Egypt’s Presidential Election Ends Amid Signs of Low TurnoutMariam Fam and Tarek El-Tablawy
Egyptian authorities began counting ballots in the presidential race after extending the vote for a third day as signs of a low turnout threatened to undercut the mandate sought by the former army chief who’s expected to win.
State television showed officials unsealing and emptying ballot boxes. Earlier television images nationwide showed only a trickle of voters lining up to cast ballots in the race between retired Field Marshal Abdel-Fattah El-Sisi and former lawmaker Hamdeen Sabahi. Authorities and religious leaders had appealed for a high turnout.
The last-minute efforts to get out the vote suggested that the adulation heaped on El-Sisi after he ousted Islamist President Mohamed Mursi in July could be slipping amid pervasive polarization in the nation. It also raised questions over the election’s impartiality, with U.S.-based Democracy International describing it as “just the latest in a series of unusual steps that have seriously harmed the credibility of the process.”
“They keep thinking of ways to make a mockery of us before the world,” said Hossam Samir, a 27-year-old unemployed university graduate who is refusing to vote, referring to the decision to extend the ballot. “They’re trying to force me to voice the opinion they want to hear when my opinion is that I don’t like either candidate.”
The benchmark EGX 30 Index for stocks dropped 2.3 percent, the most since April 6, in part due the low turnout, according to Wafik Dawood, director of institutional sales at Cairo-based Mega Investments Securities. The drop trimmed the rally since July to 72 percent.
Low turnout could cement arguments that Mursi’s ouster amounted to a coup and set back the democratic gains from the 2011 uprising against Hosni Mubarak. The Muslim Brotherhood that fielded Mursi for office is boycotting the election, and described the low turnout as a “popular punishment for the military coup.”
A Pew Research poll published this month found that Egyptian faith in democracy is waning, with 59 percent saying it’s their preferred system, down from 66 percent a year earlier.
“Is this the democracy they’re talking about setting up here?” Samir said, speaking in the Cairo district of Nasr City, where security forces last year violently broke up a weeks-long encampment by Mursi backers, killing hundreds.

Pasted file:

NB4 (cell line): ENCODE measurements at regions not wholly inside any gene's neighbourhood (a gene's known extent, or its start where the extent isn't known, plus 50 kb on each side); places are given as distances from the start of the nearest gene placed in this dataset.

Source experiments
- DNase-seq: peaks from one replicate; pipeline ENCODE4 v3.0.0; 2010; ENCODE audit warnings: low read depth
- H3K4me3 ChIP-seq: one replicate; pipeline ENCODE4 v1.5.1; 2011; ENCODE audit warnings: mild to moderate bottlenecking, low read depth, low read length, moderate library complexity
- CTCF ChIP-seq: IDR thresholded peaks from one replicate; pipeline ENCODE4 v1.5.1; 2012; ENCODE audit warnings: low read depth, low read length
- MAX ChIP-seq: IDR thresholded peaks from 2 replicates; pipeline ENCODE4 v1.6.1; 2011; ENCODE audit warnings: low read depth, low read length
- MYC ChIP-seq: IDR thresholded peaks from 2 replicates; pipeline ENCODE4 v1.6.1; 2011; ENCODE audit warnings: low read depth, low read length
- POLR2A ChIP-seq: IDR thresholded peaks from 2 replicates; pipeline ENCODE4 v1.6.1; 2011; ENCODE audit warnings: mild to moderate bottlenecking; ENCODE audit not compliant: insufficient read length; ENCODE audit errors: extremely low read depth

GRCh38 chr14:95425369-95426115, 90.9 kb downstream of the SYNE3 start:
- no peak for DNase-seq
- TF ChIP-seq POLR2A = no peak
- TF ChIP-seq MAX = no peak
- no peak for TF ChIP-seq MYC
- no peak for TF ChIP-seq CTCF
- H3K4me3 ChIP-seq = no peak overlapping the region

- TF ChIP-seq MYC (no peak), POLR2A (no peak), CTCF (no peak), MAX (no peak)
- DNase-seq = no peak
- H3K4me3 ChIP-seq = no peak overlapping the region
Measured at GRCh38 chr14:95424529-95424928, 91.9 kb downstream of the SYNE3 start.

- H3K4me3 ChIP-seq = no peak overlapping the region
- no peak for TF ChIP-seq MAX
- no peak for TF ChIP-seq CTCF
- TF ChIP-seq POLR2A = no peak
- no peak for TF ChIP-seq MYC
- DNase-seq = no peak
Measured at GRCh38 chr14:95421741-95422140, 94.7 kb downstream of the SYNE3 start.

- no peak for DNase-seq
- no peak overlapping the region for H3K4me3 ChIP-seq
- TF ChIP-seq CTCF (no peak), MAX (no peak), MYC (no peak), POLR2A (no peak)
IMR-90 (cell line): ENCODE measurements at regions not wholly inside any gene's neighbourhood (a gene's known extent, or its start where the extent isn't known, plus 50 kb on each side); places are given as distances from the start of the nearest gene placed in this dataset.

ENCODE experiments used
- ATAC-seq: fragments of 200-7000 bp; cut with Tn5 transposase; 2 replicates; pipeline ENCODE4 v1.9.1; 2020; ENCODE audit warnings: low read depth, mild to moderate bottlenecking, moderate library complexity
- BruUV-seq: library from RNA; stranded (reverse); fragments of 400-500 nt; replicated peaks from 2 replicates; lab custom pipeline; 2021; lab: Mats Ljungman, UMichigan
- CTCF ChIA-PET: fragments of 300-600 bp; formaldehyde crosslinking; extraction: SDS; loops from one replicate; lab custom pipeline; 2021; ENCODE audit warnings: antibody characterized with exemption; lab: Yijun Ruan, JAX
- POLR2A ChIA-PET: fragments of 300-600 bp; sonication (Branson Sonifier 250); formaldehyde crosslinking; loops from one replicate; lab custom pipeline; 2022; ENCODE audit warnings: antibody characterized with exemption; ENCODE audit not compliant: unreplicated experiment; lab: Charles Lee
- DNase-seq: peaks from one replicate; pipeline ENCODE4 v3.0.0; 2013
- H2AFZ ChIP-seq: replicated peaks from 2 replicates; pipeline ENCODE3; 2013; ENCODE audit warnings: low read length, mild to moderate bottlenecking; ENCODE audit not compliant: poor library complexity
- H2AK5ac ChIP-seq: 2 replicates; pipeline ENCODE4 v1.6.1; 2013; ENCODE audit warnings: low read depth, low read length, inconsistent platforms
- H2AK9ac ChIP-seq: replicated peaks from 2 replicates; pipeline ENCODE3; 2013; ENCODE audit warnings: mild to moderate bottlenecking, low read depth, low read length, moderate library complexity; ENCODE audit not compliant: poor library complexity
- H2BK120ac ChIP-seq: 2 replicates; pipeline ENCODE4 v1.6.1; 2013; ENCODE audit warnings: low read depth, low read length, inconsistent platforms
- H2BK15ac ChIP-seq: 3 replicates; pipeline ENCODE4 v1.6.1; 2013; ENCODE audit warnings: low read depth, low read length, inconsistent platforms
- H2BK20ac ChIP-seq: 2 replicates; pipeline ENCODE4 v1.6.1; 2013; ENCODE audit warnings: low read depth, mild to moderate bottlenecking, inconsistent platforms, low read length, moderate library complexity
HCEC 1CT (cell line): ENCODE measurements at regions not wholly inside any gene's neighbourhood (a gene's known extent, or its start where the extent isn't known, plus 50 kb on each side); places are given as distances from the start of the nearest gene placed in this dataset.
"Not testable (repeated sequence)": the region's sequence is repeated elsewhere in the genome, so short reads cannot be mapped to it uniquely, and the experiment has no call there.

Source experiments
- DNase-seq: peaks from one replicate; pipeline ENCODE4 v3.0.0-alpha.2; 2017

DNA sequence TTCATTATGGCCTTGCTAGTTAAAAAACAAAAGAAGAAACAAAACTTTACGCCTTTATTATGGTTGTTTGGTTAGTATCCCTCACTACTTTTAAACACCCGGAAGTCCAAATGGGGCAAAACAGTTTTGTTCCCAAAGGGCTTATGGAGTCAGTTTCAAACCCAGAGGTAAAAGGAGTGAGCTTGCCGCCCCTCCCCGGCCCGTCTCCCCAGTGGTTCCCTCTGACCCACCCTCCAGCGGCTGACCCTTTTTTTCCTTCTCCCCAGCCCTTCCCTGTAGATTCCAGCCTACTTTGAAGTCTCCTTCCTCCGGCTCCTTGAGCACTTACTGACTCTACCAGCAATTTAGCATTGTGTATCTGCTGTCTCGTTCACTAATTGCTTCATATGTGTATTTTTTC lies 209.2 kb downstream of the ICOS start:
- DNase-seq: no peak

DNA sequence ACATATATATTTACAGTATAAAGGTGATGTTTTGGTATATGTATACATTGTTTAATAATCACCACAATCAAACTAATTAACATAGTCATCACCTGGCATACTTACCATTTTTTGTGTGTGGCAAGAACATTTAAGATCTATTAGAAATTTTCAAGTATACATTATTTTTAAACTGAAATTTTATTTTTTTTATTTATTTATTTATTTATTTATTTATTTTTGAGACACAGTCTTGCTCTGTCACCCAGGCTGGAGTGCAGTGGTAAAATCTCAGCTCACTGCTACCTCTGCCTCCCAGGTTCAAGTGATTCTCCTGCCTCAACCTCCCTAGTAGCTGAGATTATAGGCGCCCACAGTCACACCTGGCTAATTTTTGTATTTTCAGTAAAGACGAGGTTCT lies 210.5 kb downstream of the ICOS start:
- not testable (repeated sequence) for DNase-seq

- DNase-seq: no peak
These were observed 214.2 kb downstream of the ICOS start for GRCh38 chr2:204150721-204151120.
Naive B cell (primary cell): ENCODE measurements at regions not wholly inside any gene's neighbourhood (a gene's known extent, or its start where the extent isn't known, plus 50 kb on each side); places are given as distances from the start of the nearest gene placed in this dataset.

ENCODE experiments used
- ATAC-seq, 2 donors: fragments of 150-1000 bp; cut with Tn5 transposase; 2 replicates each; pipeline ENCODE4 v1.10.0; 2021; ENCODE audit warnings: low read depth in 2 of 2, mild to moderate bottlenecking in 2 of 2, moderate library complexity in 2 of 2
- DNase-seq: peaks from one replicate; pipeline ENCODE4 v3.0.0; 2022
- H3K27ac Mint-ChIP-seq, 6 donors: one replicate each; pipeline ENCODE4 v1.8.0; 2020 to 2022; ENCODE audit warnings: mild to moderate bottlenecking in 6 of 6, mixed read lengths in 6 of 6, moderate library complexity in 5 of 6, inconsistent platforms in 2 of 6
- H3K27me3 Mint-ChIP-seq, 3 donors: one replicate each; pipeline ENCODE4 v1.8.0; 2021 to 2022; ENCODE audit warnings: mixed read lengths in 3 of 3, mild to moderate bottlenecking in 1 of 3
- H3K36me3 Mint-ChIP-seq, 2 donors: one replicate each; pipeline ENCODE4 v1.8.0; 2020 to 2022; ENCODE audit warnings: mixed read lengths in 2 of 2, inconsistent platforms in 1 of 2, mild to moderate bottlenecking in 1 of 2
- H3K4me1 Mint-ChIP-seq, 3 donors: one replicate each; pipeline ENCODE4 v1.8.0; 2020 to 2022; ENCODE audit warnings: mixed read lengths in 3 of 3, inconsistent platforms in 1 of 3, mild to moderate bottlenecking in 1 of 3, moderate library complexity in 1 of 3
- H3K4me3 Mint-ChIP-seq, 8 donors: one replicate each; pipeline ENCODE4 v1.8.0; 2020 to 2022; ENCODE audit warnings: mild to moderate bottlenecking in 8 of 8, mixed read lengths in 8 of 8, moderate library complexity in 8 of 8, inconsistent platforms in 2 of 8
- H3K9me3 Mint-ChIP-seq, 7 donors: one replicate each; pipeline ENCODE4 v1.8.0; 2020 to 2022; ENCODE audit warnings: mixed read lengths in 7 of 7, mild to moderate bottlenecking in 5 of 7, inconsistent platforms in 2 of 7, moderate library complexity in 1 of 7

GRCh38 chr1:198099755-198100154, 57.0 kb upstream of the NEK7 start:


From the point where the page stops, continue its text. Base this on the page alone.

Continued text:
Tarek Shebl, a member of the election commission, said initial figures show turnout may have exceeded 40 percent, state-run Ahram Gate website reported hours before the polls closed. That compares with more than 50 percent in the 2012 election Mursi won. About 53 million Egyptians are eligible to vote.
“The authorities are acting in a panicked and amateurish fashion in response to projected low voter turnout,” said Michael Wahid Hanna, senior fellow at The Century Foundation.
Aside from the boycott by Mursi supporters, other reasons include “voter fatigue, disillusionment with politics in general, and the fact that there is no real competition,” he said. The military-backed interim government has said that it takes no sides in the race.
Whoever wins will take the helm of a nation that has struggled to recover from the political turmoil that has deterred tourism and investment.
Saudi Arabia, the United Arab Emirates and Kuwait pledged about $15 billion in aid. The largess has replenished foreign reserves and allowed the central bank to cut interest rates, yet it hasn’t been enough to jolt the economy out of its worst slowdown for two decades.
El-Sisi’s supporters say he’s the only man who can accomplish that and restore stability.
“Security and stability must come before all else,” said 48-year-old Azza Lotfy. “This is more important than freedom. It is security that will bring about freedoms.”